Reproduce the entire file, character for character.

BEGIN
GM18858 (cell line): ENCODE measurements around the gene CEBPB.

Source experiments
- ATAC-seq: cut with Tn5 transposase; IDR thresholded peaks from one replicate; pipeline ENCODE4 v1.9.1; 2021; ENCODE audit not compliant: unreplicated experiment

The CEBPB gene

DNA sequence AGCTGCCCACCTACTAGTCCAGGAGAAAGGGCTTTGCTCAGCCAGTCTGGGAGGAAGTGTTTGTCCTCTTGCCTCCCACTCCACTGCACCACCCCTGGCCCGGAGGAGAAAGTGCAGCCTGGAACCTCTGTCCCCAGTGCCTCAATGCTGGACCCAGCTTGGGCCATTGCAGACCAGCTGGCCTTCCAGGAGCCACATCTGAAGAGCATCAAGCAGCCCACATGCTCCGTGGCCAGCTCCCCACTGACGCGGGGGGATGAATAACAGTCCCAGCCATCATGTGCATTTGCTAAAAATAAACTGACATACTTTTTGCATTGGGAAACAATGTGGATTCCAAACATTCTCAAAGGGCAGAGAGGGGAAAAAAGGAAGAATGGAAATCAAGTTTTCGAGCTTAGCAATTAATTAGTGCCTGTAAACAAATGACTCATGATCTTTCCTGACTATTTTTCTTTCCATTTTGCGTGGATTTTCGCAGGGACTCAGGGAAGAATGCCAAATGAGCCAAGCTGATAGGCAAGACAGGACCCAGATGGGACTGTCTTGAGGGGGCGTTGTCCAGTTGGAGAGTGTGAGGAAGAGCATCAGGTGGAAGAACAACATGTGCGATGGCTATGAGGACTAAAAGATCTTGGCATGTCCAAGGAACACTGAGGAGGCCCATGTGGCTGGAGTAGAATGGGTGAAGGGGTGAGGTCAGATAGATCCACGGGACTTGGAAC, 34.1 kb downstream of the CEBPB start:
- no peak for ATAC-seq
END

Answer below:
GM18858 (cell line): ENCODE measurements around the gene CEBPB.

Source experiments
- ATAC-seq: cut with Tn5 transposase; IDR thresholded peaks from one replicate; pipeline ENCODE4 v1.9.1; 2021; ENCODE audit not compliant: unreplicated experiment

The CEBPB gene

DNA sequence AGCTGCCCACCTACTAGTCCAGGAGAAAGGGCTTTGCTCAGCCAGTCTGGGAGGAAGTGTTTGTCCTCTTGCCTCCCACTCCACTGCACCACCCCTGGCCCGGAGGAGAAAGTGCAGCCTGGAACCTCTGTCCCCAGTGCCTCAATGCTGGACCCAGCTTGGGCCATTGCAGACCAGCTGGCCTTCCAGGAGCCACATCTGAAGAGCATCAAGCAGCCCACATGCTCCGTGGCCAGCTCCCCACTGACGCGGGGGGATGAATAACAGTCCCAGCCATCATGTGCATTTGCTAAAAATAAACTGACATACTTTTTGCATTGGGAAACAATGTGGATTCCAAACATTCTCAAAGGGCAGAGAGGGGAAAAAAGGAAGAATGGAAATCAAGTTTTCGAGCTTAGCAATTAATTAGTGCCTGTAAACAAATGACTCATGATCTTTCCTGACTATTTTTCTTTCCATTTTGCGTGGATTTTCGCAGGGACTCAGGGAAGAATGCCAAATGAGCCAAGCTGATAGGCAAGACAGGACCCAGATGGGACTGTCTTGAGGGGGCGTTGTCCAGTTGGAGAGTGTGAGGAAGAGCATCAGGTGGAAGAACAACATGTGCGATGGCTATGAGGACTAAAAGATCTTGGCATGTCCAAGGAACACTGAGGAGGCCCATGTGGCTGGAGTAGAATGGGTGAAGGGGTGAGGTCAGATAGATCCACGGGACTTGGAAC, 34.1 kb downstream of the CEBPB start:
- no peak for ATAC-seq